1. Why is it necessary to have the InitializationModule if you could also set the AvailableInEditMode property of the block-type in code directly? For example:

    DisplayName = “Search Block”,
    GUID = “3a263af2-79d9-4275-ad15-3c3187c89870”,
    AvailableInEditMode = false)]
    public class SearchBlock: BlockData { … }

    1. Hi Tim, you missed the point in the blog post, it is about content that you don’t own (you don’t have access to its source code). And as a result you cannot set the AvailableInEditMode = false, which you would use in the ContentTypeAttribute to hide the content type from editors when defining your own content types.

      So repeating the blog post: you can hide a content type from admin view but when the content type is updated (you update a NuGet package and it has updated the version of the assembly where the content type is defined) – the hiding most likely gets reset. So the initialization module is the way to go as it gets executed every time the app is (re)started and ensures the content type stays not available (well one could always go to admin view and make it available) and also the initialization module makes sure the behavior is the same in all your environments and you don’t manually need to remember to hide some content type (which you don’t own).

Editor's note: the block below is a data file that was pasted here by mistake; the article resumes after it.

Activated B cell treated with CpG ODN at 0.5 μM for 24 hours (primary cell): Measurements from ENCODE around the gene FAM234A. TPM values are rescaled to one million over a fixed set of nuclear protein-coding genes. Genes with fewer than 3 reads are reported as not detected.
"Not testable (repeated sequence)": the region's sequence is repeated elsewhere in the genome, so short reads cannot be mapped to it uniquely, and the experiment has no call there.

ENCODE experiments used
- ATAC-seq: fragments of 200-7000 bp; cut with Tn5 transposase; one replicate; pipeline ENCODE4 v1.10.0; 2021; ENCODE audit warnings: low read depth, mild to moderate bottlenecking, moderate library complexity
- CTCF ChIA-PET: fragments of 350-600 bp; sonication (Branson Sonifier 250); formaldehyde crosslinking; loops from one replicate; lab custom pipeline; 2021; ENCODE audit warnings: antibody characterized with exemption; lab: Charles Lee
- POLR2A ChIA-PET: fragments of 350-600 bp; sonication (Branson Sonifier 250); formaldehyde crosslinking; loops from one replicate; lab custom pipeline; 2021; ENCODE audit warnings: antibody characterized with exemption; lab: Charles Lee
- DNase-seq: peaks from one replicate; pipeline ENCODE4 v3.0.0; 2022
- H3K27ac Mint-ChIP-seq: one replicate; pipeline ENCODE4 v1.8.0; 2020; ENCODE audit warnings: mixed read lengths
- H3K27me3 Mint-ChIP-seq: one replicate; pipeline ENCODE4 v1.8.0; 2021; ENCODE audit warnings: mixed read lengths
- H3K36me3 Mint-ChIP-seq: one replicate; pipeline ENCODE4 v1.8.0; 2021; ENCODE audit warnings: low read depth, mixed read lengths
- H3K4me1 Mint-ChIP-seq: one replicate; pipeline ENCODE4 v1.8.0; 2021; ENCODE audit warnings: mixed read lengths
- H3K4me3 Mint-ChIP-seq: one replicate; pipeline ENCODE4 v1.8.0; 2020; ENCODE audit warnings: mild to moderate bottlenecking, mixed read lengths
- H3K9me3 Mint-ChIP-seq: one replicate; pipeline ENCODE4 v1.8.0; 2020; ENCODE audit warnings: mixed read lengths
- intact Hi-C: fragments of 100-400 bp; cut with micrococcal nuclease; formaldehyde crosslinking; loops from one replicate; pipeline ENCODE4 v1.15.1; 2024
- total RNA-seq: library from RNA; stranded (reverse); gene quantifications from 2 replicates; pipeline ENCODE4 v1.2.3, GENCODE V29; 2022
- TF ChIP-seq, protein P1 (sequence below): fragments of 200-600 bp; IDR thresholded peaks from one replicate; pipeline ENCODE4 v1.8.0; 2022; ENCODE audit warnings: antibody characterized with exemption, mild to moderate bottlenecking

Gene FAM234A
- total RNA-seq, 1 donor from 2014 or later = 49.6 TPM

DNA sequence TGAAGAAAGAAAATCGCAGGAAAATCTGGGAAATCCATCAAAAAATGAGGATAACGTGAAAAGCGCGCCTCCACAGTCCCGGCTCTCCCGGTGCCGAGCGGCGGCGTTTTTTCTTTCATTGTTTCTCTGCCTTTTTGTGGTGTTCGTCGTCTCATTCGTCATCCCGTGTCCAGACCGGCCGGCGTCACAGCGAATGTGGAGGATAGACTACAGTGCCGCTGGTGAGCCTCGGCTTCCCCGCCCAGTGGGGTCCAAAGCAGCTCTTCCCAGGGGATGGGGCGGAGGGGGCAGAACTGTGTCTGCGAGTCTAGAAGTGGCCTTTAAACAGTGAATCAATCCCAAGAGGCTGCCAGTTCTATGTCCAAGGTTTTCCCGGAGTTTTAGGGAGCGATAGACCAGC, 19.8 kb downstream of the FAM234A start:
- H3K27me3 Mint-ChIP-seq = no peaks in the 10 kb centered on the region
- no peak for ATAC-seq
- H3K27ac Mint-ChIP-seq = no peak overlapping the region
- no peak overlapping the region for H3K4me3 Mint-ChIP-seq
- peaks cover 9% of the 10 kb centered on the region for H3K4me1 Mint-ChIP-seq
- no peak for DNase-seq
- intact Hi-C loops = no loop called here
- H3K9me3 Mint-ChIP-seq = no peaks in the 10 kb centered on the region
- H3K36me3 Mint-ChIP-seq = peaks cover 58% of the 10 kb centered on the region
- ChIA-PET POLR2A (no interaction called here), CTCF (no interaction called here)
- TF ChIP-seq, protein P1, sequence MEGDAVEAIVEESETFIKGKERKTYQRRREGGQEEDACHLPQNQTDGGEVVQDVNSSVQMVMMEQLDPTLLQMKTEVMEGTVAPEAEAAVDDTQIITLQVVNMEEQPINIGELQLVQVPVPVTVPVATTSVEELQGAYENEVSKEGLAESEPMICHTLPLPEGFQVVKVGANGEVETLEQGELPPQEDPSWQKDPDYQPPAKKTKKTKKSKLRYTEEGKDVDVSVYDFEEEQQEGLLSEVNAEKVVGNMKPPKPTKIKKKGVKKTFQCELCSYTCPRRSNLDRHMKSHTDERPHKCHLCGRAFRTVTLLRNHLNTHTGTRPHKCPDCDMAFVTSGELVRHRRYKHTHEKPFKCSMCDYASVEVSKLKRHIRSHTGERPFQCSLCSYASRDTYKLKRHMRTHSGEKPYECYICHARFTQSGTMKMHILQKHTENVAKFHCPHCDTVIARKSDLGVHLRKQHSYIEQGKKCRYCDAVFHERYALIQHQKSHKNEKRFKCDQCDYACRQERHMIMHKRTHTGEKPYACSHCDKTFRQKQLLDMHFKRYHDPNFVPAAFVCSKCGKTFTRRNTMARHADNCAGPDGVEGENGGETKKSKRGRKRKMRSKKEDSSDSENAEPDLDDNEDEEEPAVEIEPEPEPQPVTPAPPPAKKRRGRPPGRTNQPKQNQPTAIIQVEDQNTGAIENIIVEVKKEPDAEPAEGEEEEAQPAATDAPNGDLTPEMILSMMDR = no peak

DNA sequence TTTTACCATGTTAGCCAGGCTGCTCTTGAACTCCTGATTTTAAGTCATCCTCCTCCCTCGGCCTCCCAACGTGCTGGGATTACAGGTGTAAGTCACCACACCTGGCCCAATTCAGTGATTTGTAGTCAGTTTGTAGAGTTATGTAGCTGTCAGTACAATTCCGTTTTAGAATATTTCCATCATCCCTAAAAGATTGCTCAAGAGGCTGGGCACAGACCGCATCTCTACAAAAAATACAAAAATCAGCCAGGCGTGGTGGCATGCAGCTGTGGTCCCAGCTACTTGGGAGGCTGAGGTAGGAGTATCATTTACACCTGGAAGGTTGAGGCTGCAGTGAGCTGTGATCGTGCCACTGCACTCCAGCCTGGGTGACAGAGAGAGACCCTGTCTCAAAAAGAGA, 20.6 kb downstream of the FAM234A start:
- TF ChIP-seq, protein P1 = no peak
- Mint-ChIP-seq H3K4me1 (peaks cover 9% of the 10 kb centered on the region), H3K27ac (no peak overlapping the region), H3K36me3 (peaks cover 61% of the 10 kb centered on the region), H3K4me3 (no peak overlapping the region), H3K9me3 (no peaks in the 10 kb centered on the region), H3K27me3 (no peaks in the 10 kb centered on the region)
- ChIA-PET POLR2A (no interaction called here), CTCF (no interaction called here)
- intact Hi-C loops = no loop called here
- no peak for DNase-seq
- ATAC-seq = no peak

Hopefully this clarifies the reason for the initialization module used in this case.

  2. This is exactly what i needed to hide some of the form elements on the site i’m working on. this was a well written and very clear blog post and your code is really nice.